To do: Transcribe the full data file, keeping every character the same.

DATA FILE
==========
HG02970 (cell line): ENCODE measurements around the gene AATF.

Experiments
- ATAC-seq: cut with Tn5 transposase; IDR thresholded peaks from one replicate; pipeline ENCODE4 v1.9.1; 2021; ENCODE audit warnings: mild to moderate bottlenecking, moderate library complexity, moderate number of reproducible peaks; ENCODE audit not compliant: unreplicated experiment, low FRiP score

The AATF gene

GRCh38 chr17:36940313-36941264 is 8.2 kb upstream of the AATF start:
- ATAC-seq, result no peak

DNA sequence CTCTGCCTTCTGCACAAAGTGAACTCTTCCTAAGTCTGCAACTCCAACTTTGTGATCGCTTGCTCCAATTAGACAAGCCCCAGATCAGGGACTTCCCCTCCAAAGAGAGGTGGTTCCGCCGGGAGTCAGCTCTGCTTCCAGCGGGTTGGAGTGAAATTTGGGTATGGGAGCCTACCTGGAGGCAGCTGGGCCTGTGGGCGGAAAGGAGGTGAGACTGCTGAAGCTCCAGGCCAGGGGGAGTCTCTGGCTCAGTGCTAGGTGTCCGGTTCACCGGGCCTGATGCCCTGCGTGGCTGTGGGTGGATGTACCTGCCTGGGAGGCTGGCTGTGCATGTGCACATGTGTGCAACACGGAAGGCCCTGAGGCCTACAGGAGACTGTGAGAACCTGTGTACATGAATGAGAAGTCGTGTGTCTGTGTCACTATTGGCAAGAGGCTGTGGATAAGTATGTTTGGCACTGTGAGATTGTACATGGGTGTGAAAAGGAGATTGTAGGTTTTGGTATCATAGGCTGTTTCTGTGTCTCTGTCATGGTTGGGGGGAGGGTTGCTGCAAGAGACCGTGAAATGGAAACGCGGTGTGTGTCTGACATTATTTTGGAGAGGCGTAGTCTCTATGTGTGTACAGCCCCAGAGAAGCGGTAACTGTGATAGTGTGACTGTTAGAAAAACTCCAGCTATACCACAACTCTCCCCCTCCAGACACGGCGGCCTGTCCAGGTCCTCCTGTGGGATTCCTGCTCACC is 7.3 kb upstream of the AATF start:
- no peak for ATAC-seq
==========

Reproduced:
HG02970 (cell line): ENCODE measurements around the gene AATF.

Experiments
- ATAC-seq: cut with Tn5 transposase; IDR thresholded peaks from one replicate; pipeline ENCODE4 v1.9.1; 2021; ENCODE audit warnings: mild to moderate bottlenecking, moderate library complexity, moderate number of reproducible peaks; ENCODE audit not compliant: unreplicated experiment, low FRiP score

The AATF gene

GRCh38 chr17:36940313-36941264 is 8.2 kb upstream of the AATF start:
- ATAC-seq, result no peak

DNA sequence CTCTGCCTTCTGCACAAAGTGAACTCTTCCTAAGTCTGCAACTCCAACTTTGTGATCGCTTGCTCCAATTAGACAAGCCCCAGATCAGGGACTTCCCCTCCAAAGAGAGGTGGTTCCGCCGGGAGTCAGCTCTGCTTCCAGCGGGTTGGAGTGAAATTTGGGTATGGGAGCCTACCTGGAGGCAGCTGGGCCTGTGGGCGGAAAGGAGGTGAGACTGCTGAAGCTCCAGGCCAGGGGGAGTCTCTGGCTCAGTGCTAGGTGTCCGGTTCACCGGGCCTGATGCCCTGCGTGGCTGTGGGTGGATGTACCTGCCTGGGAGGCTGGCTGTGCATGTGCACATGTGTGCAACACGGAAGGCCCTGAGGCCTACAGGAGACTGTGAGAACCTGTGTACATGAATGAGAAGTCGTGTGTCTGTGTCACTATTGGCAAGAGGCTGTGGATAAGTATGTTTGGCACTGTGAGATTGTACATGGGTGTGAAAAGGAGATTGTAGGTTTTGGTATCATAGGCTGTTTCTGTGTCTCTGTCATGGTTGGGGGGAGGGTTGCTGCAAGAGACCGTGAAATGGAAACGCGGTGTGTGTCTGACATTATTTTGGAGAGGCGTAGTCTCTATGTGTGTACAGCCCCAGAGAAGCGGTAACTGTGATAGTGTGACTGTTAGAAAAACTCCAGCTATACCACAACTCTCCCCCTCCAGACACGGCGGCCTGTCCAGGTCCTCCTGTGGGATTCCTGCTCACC is 7.3 kb upstream of the AATF start:
- no peak for ATAC-seq